The Township of Scugog recently held a catered event, to celebrate the launch of a new tourism website, promoting our town and its local businesses. From photos seen on social media, senior staff, the mayor, members of council and even the regional chair were in attendance.
Behind the veil of marketing is the grim reality that our infrastructure has reached a critical state. Residents and tourists alike have complained of flat tires, bent rims and cracked windshields, as a result of driving into potholes this spring, yet these reports are but quaint anecdotes when compared to serious incidents like the school bus carrying children getting stuck on Mast Rd., and nearly toppling over, or the ambulance that was stranded on Cragg Rd while responding to an emergency. When emergency vehicles can’t respond to calls, due to infrastructure deficiencies, lives are put at risk; an alarming liability given the landmark case on Coates Rd.
Within this context, the optics of marketing campaigns and events are questionable, as are the $90,000 budgeted for yet another waterfront study, $24,000 for a “wayfinding” strategic plan, $45,000 for a dog park, or $10,000 for a mascot costume (since removed) from the 2019 budget. While residents in Nestleton are out grading their own roads with garden tractors, tens of thousands are being spent lighting Cartwright Fields. Despite the New Animal Shelter of Uxbridge and Scugog project being jeopardized by significant delays and cost overruns (Scugog has already committed $399,000), Mayor Drew insists it’s “a key project to move forward.”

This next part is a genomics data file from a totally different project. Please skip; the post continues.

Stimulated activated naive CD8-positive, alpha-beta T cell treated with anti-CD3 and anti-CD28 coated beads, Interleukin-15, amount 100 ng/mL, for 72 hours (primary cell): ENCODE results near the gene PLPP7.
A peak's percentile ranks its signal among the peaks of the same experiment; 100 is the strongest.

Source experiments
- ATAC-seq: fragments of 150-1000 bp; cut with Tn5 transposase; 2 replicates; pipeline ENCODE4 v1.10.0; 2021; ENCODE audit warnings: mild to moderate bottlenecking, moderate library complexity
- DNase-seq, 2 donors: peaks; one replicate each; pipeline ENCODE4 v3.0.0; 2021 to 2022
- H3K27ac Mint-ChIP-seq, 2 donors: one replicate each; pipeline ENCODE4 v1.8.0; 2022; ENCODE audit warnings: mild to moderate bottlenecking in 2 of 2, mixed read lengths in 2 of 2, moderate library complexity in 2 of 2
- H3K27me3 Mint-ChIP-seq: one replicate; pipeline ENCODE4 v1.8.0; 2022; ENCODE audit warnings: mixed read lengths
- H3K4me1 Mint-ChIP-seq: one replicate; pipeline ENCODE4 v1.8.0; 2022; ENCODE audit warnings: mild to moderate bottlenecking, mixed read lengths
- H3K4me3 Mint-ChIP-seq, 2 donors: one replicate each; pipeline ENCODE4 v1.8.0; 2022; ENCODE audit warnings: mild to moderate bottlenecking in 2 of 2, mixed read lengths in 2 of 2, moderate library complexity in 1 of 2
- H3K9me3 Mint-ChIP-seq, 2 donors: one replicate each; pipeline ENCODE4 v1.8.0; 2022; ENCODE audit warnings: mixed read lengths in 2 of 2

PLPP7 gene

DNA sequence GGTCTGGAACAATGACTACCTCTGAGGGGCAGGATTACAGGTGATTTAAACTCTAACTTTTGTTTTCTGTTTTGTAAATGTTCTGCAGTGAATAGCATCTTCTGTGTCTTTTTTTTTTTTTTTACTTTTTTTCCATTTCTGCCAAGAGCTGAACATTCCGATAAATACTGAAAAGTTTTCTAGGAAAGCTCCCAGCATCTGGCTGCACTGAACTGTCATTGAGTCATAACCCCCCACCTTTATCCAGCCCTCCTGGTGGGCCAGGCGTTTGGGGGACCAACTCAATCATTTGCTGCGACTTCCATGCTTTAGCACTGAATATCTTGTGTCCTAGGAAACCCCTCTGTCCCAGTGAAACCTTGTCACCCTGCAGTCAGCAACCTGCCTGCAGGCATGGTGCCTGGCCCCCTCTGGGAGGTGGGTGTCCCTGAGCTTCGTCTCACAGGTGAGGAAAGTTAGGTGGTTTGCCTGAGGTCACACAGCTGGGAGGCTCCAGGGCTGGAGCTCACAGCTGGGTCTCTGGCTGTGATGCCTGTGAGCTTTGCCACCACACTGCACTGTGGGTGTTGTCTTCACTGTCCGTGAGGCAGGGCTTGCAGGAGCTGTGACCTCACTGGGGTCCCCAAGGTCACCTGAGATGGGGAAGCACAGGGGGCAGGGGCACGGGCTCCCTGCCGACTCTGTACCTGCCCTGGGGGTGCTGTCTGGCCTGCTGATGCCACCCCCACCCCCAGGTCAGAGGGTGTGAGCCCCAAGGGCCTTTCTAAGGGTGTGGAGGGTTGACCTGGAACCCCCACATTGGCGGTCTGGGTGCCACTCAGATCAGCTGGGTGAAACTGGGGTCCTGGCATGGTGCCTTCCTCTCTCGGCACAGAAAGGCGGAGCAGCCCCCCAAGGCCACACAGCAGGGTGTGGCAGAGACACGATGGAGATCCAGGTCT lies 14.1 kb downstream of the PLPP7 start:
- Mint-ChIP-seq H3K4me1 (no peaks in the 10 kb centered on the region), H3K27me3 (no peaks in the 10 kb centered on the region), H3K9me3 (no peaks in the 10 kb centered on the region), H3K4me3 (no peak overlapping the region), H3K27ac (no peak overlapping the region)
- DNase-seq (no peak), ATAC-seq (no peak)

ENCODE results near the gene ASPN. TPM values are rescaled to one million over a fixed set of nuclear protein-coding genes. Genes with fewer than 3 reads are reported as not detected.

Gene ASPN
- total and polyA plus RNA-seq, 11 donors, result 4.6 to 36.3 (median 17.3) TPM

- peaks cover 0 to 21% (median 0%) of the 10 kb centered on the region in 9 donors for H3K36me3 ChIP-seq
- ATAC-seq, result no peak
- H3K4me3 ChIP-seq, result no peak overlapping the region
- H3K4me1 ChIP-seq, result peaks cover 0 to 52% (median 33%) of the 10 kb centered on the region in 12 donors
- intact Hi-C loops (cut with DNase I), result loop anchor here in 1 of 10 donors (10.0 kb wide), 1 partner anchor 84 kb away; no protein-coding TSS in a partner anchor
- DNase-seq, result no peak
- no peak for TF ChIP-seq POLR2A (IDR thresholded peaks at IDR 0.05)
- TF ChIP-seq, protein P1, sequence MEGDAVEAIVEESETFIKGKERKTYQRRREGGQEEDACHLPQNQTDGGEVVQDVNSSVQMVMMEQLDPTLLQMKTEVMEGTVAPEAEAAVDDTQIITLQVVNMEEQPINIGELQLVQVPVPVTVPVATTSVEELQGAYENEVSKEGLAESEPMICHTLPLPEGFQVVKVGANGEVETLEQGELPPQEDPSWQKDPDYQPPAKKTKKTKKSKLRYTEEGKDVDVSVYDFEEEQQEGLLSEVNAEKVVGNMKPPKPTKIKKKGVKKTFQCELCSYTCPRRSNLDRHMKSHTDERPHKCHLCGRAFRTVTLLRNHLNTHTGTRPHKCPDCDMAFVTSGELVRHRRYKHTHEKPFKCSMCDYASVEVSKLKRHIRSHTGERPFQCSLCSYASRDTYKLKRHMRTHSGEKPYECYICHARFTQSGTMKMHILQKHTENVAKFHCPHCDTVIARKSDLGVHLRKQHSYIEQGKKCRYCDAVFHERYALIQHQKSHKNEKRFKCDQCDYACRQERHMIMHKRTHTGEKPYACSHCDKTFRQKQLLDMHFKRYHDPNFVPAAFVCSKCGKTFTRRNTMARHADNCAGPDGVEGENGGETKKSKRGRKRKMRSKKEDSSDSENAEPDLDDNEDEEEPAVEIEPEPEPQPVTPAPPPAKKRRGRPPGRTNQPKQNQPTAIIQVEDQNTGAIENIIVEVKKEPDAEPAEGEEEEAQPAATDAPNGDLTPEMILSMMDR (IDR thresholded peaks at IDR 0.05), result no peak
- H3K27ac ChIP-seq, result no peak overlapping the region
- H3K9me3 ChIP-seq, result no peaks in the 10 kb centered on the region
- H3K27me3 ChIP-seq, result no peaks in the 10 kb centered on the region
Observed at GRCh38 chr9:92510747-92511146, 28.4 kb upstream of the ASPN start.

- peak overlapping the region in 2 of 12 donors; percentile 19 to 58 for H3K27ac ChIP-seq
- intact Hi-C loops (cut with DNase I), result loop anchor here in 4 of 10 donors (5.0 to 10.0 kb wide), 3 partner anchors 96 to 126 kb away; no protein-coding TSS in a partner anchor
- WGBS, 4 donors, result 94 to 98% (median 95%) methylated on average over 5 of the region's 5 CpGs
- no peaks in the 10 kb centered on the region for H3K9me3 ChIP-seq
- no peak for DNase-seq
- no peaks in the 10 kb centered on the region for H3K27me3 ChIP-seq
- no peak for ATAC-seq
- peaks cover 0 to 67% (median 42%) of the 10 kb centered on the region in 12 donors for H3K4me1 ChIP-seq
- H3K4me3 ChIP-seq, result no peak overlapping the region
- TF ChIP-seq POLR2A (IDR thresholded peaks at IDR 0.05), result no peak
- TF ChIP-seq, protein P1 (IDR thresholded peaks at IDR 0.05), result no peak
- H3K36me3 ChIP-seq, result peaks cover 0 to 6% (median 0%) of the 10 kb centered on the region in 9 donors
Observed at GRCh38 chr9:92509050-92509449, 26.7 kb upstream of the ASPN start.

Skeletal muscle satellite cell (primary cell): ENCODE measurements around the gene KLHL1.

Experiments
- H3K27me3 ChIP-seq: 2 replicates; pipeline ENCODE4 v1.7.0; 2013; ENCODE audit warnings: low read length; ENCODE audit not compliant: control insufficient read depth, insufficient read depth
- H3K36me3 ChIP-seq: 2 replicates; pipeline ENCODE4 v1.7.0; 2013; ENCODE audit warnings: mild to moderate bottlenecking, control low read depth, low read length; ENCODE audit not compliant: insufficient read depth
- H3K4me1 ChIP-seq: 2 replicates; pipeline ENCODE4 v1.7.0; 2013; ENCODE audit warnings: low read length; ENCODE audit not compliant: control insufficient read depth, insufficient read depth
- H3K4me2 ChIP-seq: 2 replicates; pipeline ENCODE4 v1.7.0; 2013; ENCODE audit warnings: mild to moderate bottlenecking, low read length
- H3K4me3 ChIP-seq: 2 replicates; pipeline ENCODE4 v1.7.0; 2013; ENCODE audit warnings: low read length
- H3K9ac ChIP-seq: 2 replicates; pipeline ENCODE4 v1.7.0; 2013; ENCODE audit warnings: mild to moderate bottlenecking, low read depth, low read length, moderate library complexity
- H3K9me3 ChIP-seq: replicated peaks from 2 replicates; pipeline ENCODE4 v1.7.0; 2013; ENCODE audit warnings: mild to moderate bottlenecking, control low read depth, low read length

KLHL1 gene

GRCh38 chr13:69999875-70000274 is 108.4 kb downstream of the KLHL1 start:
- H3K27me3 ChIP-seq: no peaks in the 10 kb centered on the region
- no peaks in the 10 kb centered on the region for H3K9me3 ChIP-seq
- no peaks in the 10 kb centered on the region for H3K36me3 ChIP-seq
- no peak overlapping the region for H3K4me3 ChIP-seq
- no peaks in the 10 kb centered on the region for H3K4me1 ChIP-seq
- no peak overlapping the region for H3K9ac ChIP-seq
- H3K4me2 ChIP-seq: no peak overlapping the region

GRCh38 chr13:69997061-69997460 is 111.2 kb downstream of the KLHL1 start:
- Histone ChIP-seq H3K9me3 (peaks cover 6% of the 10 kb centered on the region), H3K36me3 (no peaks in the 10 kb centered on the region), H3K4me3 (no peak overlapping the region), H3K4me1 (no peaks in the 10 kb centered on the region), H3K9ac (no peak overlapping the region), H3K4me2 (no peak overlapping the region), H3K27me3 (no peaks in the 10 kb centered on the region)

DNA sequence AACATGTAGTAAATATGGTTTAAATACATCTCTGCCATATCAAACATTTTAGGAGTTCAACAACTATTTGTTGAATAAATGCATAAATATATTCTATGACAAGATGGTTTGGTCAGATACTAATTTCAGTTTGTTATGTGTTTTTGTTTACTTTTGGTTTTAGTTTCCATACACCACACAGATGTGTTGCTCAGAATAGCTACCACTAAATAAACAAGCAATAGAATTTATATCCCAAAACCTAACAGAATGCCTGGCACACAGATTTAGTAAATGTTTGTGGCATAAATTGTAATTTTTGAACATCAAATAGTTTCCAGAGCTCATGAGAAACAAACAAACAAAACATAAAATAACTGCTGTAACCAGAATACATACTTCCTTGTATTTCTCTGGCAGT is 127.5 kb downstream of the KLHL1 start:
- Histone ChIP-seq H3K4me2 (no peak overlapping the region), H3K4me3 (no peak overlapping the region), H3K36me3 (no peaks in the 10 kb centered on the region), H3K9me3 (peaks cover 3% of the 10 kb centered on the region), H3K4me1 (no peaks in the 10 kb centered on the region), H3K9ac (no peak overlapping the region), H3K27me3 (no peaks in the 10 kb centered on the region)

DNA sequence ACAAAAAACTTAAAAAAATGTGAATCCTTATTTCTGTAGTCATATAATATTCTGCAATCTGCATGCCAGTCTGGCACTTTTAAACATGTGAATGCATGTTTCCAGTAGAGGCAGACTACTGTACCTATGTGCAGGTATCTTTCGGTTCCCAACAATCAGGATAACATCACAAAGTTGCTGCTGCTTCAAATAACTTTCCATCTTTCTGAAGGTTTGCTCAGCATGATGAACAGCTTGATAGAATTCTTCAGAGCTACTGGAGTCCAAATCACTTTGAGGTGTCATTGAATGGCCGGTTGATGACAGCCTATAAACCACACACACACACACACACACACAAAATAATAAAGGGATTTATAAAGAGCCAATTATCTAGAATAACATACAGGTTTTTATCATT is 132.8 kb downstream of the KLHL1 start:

The township must focus on meeting its basic municipal responsibilities. Not internet ventures or renovating the white-elephant (now red) on Queen St., for the benefit of private interests.
Improve our image by addressing the rotting bell tower, greeting visitors on Reach St., the welcome signs with conflicting dates of establishment, and a dimly lit Queen St., resulting from replacing wobbly streetlights with orange pylons. Continue repairing sidewalks, address rural roads so those headed to bed & breakfasts in the country don’t feel like they’re driving on the moon, and ensure ambulances can reach them in case of emergency.
Scugog truly is a wonderful place, but it faces critical challenges which can no longer be ignored. The new tourism slogan is “One big beautiful lake. Hundreds of adventures.” Getting around safely shouldn’t be one of them.
Marc Gibbons, Port Perry.
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